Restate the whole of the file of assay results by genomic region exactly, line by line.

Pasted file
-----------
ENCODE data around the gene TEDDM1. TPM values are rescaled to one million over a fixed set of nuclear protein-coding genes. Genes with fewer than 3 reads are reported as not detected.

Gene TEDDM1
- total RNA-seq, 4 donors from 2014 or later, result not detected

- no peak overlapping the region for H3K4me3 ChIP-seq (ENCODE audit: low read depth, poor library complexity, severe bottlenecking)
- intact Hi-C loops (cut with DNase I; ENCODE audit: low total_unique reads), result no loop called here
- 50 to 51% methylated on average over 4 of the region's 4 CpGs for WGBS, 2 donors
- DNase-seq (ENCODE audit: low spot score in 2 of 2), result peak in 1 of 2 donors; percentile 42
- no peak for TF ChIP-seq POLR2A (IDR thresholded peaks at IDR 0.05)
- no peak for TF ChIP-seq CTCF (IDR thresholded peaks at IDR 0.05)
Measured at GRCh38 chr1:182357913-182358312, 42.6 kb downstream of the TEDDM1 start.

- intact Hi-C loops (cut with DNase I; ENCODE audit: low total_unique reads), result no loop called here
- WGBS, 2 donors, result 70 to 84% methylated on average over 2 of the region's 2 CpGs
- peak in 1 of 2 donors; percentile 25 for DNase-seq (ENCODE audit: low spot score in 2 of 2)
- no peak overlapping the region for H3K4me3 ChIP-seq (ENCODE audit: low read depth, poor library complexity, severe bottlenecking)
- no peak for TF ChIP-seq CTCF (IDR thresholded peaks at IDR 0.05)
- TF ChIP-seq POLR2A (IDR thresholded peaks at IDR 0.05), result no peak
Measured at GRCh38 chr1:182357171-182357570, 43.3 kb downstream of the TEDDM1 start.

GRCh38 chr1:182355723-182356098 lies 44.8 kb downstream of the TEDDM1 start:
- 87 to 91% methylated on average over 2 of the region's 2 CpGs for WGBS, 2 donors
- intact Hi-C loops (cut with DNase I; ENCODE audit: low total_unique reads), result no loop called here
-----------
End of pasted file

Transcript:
ENCODE data around the gene TEDDM1. TPM values are rescaled to one million over a fixed set of nuclear protein-coding genes. Genes with fewer than 3 reads are reported as not detected.

Gene TEDDM1
- total RNA-seq, 4 donors from 2014 or later, result not detected

- no peak overlapping the region for H3K4me3 ChIP-seq (ENCODE audit: low read depth, poor library complexity, severe bottlenecking)
- intact Hi-C loops (cut with DNase I; ENCODE audit: low total_unique reads), result no loop called here
- 50 to 51% methylated on average over 4 of the region's 4 CpGs for WGBS, 2 donors
- DNase-seq (ENCODE audit: low spot score in 2 of 2), result peak in 1 of 2 donors; percentile 42
- no peak for TF ChIP-seq POLR2A (IDR thresholded peaks at IDR 0.05)
- no peak for TF ChIP-seq CTCF (IDR thresholded peaks at IDR 0.05)
Measured at GRCh38 chr1:182357913-182358312, 42.6 kb downstream of the TEDDM1 start.

- intact Hi-C loops (cut with DNase I; ENCODE audit: low total_unique reads), result no loop called here
- WGBS, 2 donors, result 70 to 84% methylated on average over 2 of the region's 2 CpGs
- peak in 1 of 2 donors; percentile 25 for DNase-seq (ENCODE audit: low spot score in 2 of 2)
- no peak overlapping the region for H3K4me3 ChIP-seq (ENCODE audit: low read depth, poor library complexity, severe bottlenecking)
- no peak for TF ChIP-seq CTCF (IDR thresholded peaks at IDR 0.05)
- TF ChIP-seq POLR2A (IDR thresholded peaks at IDR 0.05), result no peak
Measured at GRCh38 chr1:182357171-182357570, 43.3 kb downstream of the TEDDM1 start.

GRCh38 chr1:182355723-182356098 lies 44.8 kb downstream of the TEDDM1 start:
- 87 to 91% methylated on average over 2 of the region's 2 CpGs for WGBS, 2 donors
- intact Hi-C loops (cut with DNase I; ENCODE audit: low total_unique reads), result no loop called here